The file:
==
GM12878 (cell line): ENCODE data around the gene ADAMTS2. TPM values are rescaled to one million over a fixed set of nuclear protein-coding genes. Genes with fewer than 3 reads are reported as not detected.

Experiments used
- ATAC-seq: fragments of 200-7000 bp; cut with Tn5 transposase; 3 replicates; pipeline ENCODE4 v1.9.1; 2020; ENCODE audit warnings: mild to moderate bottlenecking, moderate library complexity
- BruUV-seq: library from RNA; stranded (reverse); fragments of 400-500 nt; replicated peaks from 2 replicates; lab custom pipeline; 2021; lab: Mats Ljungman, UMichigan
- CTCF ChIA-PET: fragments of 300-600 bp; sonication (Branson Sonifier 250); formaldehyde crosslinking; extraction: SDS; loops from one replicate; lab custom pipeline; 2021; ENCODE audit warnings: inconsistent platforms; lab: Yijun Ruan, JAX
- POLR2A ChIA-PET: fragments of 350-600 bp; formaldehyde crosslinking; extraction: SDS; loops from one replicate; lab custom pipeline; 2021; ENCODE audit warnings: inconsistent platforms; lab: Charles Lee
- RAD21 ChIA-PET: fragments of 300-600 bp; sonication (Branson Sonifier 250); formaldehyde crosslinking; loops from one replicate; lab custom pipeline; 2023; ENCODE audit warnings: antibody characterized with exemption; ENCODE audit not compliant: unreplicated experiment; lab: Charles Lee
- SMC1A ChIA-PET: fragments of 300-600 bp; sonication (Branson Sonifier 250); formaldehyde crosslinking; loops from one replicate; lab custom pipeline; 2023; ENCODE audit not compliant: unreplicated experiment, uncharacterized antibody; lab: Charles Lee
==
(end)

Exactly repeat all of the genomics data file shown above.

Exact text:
GM12878 (cell line): ENCODE data around the gene ADAMTS2. TPM values are rescaled to one million over a fixed set of nuclear protein-coding genes. Genes with fewer than 3 reads are reported as not detected.

Experiments used
- ATAC-seq: fragments of 200-7000 bp; cut with Tn5 transposase; 3 replicates; pipeline ENCODE4 v1.9.1; 2020; ENCODE audit warnings: mild to moderate bottlenecking, moderate library complexity
- BruUV-seq: library from RNA; stranded (reverse); fragments of 400-500 nt; replicated peaks from 2 replicates; lab custom pipeline; 2021; lab: Mats Ljungman, UMichigan
- CTCF ChIA-PET: fragments of 300-600 bp; sonication (Branson Sonifier 250); formaldehyde crosslinking; extraction: SDS; loops from one replicate; lab custom pipeline; 2021; ENCODE audit warnings: inconsistent platforms; lab: Yijun Ruan, JAX
- POLR2A ChIA-PET: fragments of 350-600 bp; formaldehyde crosslinking; extraction: SDS; loops from one replicate; lab custom pipeline; 2021; ENCODE audit warnings: inconsistent platforms; lab: Charles Lee
- RAD21 ChIA-PET: fragments of 300-600 bp; sonication (Branson Sonifier 250); formaldehyde crosslinking; loops from one replicate; lab custom pipeline; 2023; ENCODE audit warnings: antibody characterized with exemption; ENCODE audit not compliant: unreplicated experiment; lab: Charles Lee
- SMC1A ChIA-PET: fragments of 300-600 bp; sonication (Branson Sonifier 250); formaldehyde crosslinking; loops from one replicate; lab custom pipeline; 2023; ENCODE audit not compliant: unreplicated experiment, uncharacterized antibody; lab: Charles Lee